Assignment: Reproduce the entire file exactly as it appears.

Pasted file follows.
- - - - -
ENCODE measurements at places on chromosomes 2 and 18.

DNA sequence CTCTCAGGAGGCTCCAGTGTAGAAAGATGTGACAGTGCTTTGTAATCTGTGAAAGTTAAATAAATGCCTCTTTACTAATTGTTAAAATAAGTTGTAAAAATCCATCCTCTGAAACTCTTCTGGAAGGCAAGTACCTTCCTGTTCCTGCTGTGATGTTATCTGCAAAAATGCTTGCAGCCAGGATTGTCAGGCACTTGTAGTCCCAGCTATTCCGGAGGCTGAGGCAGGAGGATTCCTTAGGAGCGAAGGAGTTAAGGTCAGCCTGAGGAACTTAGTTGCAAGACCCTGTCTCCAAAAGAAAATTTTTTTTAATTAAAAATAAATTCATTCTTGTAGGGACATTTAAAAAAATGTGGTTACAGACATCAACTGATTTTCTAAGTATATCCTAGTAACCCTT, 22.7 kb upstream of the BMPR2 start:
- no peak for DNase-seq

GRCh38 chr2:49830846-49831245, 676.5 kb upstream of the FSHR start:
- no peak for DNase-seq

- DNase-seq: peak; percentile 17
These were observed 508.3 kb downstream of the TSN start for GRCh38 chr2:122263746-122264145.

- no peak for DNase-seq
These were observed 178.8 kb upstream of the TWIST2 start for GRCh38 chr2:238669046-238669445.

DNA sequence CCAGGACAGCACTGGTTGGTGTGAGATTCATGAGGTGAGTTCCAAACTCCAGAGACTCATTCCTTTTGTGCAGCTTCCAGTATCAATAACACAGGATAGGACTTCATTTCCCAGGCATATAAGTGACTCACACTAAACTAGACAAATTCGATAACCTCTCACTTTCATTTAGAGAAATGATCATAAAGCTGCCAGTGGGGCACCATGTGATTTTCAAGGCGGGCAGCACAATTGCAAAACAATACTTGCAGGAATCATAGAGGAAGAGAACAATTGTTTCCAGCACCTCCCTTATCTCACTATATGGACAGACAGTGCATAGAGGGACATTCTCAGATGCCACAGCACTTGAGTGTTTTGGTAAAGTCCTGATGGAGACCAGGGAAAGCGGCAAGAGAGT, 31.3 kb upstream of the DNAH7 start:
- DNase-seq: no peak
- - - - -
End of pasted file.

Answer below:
ENCODE measurements at places on chromosomes 2 and 18.

DNA sequence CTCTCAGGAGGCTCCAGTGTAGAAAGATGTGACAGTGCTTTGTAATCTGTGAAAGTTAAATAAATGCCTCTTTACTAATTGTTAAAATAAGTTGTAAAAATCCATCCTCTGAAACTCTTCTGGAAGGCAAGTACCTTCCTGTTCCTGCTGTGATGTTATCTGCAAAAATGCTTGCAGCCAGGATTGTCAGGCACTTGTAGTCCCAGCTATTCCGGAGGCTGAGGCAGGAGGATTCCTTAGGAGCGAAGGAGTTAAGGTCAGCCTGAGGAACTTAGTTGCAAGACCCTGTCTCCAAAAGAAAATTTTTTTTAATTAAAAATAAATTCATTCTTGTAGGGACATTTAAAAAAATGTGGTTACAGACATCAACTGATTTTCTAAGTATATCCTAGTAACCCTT, 22.7 kb upstream of the BMPR2 start:
- no peak for DNase-seq

GRCh38 chr2:49830846-49831245, 676.5 kb upstream of the FSHR start:
- no peak for DNase-seq

- DNase-seq: peak; percentile 17
These were observed 508.3 kb downstream of the TSN start for GRCh38 chr2:122263746-122264145.

- no peak for DNase-seq
These were observed 178.8 kb upstream of the TWIST2 start for GRCh38 chr2:238669046-238669445.

DNA sequence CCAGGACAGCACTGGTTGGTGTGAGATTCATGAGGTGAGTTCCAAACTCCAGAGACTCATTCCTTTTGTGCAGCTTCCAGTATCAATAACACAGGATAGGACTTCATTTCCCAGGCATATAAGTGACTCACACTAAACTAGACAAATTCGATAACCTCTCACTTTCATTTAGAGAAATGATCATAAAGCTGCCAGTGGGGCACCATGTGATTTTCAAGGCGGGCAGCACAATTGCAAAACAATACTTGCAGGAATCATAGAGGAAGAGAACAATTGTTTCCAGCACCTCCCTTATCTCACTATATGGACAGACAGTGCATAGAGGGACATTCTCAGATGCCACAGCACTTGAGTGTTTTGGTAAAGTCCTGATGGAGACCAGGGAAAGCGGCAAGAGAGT, 31.3 kb upstream of the DNAH7 start:
- DNase-seq: no peak